and a half millions of dollars a day. A United States That waves of emotion sometimes sweep through whole

Senator is reported as having said that war would be a races is well known. There are times when great popula- good thing for this country—not war for the vindication of tions are seized with a kind of hysteria ; when it seems as

National honor or the protection of National rights, but if the nerves were in control instead of intelligence and

war in itself. Never, surely, did any man in high position will. The world appears to be passing through such a

evince a greater ignorance of the laws of economics or of period at present. The evidences of nervous excitement the teachings of history. War is sheer brutal destruction have long been numerous in all the arts, and the recent

of values, and in the present condition of things, when outbreaks of race and national feeling in their suddenness almost every country in Europe is loaded to the water's and intensity have seemed to betray the general diffusion edge with indebtedness of every kind, no country has the of a hysterical element. Only a few weeks ago, with the courage to face an enormous addition to its financial burexception of the uncertainty at Constantinople, the whole

dens. France, with all its prosperity and sagacity, bas been world was at peace; now it would seem as if the whole steadily increasing its national debt; Italy has been almost world were by the ears. The clamor of tongues has been

crushed by the burden of taxation; the same burdens in deafening. First came the roar which rolled over this Germany are already as heavy as the people can comfortcontinent like a surge. Then followed a similar tumult in ably bear; and, while the English are rejoicing in a large England and Germany, and mutterings all over Europe. surplus of revenue, the general financial condition of the The sober business of governing the world and keeping Empire is not one to encourage any increase of obligations. order, with due sense of the tremendous responsibilities Third, to the growing sense of the solidarity of the involved, has apparently yielded for the moment to the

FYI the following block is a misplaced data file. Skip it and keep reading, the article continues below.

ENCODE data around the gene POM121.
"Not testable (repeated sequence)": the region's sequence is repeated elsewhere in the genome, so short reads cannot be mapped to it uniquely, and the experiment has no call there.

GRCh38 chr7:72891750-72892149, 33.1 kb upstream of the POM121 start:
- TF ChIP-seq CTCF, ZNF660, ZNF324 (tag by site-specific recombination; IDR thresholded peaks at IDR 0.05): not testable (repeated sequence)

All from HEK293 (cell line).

race and of the reality of the ties which bind country sort of irritability which sometimes takes possession of a

to country. We have long passed the point where even school of boys at the end of the winter term, when, at the

a German bomb could be dropped by the most ardent least provocation, self-restraint goes and passion comes.

German marksman into the Louvre with any degree President Woolsey used to say that about the middle of

of satisfaction, and the American who could destroy WestMarch the devil went through the New England colleges minster Abbey would be a monster. In spite of armaments like a roaring liop. It seems to day as if the whole world and arms, there is more real brotherhood in the world were feeling a kind of nervous tension, and as if its nerves

than there has ever been before, and the swift reaction were giving way under it.

against the passion which in this country, in England, and There is, however, one fact in the present situation in Germany has been so notable in recent weeks, is ad which is profoundly significant, and, from our point of view, assertion of a common sentiment which public men and profoundly hopeful, and that is the evident reluctance of the ruling classes cannot disregard. The peoples of the any Great Power to commit itself beyond hope to the set

world are for peace because they hate destruction. They tlement of questions by war. All Europe is armed to the

have a growing sense of the responsibility of race for race, teeth. Not since the days of Napoleon the Great have so